The parable of Don Quixote lived up to its name.Don Quixote is the Spanish legend of a dream chaser, a charlatan in the eyes of others. Kevin Ginter played Don Quixote, waving around obviously fake weapons. Though the props were supposed to look phony, they distracted from the musical rather than add to the character of Don Quixote.
The stars of the show, however, were not the cast. The horses, played by Heather Barnes and Heather Denardo, stole the limelight. Even when in the background, they were more eye-catching than the action taking place. Not only that, but their movement was so synchronized and playful that it was hard to watch Lauren Martin as Aldonza sing about her lifestyle.
That “Man of La Mancha” is a musical saved the show. The singing in Castleton’s production last weekend was top-notch, but the acting fell way below par. The spoken words seemed forced while the singing was full of heart.
“Man of La Mancha” details how Miguel de Cervantes wrote his novel “Don Quixote.” During the Spanish Inquisition, Cervantes was thrown into the dungeon while awaiting his appointment with the Inquisitioners. Cervantes tries to squirm out of judgement from his fellow prisoners by relating the story of Don Quixote in the search for the impossible dream.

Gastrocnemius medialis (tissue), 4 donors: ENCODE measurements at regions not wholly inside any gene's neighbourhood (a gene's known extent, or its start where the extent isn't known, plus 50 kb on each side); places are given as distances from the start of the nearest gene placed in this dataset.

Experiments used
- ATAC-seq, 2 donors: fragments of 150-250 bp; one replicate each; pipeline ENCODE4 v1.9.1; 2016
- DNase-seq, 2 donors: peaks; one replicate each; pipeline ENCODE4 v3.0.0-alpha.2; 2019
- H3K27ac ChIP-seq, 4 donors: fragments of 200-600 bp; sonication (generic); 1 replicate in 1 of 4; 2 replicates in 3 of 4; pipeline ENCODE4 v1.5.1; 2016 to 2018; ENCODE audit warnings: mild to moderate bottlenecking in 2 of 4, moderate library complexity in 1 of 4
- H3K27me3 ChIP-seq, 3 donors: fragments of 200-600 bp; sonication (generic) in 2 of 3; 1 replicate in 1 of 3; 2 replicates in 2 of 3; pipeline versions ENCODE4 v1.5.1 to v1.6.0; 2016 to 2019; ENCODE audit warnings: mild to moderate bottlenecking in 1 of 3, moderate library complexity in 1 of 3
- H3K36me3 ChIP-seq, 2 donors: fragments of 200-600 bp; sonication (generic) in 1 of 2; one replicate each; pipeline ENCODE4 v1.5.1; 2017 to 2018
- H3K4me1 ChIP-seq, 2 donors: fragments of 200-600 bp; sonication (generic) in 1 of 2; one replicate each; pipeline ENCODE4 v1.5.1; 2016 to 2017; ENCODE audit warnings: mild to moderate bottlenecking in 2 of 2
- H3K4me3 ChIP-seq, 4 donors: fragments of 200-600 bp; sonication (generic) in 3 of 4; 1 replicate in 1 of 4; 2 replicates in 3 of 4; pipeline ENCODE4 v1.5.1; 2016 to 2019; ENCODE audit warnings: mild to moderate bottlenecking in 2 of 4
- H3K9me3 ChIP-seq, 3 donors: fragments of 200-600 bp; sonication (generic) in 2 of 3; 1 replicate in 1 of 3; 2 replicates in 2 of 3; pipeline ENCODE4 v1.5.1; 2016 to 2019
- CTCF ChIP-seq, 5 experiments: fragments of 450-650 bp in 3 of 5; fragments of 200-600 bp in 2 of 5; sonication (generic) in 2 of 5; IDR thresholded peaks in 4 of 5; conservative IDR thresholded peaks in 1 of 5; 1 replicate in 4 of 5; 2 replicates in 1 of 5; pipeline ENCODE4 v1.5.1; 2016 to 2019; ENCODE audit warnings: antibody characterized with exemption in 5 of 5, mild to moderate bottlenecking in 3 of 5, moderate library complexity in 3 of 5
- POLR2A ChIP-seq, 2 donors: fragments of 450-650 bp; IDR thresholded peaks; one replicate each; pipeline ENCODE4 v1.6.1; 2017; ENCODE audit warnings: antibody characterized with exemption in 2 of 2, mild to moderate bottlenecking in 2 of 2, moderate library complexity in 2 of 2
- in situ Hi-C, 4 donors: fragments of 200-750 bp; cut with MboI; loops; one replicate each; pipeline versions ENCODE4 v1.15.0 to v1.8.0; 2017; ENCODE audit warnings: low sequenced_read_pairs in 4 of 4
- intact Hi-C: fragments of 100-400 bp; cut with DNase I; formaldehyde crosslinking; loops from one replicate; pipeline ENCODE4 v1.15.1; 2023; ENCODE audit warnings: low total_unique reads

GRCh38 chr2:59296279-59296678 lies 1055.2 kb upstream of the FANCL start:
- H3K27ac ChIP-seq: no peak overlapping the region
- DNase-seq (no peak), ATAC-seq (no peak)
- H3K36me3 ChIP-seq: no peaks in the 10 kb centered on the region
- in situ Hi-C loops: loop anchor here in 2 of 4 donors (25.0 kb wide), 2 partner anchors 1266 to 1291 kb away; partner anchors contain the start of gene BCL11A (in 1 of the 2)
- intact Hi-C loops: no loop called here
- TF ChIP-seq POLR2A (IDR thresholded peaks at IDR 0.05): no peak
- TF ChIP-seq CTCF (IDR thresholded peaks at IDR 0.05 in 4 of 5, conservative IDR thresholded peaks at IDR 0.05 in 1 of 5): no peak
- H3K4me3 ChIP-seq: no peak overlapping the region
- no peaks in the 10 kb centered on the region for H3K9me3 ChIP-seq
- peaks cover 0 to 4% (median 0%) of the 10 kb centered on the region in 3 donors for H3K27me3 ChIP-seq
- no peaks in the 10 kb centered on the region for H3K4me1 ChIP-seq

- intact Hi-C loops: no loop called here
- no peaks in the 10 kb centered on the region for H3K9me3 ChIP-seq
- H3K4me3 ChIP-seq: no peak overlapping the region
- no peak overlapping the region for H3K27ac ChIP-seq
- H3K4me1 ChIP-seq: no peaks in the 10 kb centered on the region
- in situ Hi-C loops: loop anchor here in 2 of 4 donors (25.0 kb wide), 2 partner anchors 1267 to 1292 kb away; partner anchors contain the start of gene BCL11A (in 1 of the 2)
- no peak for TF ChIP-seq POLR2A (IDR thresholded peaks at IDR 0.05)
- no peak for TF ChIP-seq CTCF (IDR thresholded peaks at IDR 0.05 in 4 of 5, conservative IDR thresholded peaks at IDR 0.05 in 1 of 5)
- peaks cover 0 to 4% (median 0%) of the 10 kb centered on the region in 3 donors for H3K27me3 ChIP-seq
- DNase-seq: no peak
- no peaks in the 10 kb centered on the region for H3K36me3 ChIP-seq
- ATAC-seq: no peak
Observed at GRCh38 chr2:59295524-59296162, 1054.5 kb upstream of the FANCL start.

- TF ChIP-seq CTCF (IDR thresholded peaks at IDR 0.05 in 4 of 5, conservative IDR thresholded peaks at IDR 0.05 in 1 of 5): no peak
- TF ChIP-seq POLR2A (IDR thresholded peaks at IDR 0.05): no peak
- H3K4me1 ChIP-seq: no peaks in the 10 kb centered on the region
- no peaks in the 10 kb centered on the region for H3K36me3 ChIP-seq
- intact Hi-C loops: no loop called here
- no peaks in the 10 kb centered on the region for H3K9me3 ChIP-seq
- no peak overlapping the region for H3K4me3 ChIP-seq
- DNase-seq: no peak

Through love songs devoted to a mythical Dulcinea, sweetheart, and various fights with the Muleteers, Don Quixote shows how high his head in the clouds. He pledges his love to the Dulcinea, stubbornly refusing to call her by her real name, Aldonza, and claims her as his lady although she is basically a prostitute.
Throughout the show, the Muleteers switched into different minor characters – the most surprising being Ken Holmes in his role as the gypsy king where his voice rose higher that Don Quixote’s head.
Since there were several scene changes between the prison and the play within the play, the actors were on stage moving around the props, fumbling very little. The scene transitions were mostly done smoothly and efficently.
Don Quixote’s partner in crime, Sancho Panza, played by Julian DeFelice, was a riot. He kept the entertainment rolling as he stuck by Don Quixote’s side through trying to lead Don Quixote from the traps he got himself snared in.
Don Quixote’s story is interrupted while the Inquisitioners come calling for a prisoner. Cervantes fears the possibility of his death only to be passed over for an hysterical prisoner played by Michelle Page. Through the rest of Don Quixote’s story, Cervantes comes to terms with his own impending death.
Though the story has a good moral, reaching for the impossible dream, it was outwardly stated.